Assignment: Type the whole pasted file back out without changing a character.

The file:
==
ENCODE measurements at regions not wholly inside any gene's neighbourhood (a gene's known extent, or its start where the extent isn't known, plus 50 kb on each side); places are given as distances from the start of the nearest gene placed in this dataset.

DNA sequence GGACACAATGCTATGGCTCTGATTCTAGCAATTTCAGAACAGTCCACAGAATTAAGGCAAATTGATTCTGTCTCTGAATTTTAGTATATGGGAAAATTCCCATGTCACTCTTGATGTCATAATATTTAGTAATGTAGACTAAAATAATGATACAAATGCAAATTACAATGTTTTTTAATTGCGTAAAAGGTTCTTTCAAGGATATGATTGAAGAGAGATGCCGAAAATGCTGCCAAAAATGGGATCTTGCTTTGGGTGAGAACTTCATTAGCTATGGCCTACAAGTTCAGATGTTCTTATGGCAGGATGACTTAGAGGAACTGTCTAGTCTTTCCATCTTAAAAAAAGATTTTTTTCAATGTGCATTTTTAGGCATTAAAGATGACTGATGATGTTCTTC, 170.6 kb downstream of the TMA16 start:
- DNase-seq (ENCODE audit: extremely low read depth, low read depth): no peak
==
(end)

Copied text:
ENCODE measurements at regions not wholly inside any gene's neighbourhood (a gene's known extent, or its start where the extent isn't known, plus 50 kb on each side); places are given as distances from the start of the nearest gene placed in this dataset.

DNA sequence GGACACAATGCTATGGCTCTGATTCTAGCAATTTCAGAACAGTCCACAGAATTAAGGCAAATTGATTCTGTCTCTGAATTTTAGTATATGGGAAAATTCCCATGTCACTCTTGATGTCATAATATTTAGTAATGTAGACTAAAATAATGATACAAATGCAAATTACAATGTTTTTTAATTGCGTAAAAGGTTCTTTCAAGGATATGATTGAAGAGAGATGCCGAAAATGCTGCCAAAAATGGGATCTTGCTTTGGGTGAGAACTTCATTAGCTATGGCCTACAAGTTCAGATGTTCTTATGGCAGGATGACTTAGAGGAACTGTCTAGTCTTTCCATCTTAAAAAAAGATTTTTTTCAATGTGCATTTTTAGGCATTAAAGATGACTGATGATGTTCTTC, 170.6 kb downstream of the TMA16 start:
- DNase-seq (ENCODE audit: extremely low read depth, low read depth): no peak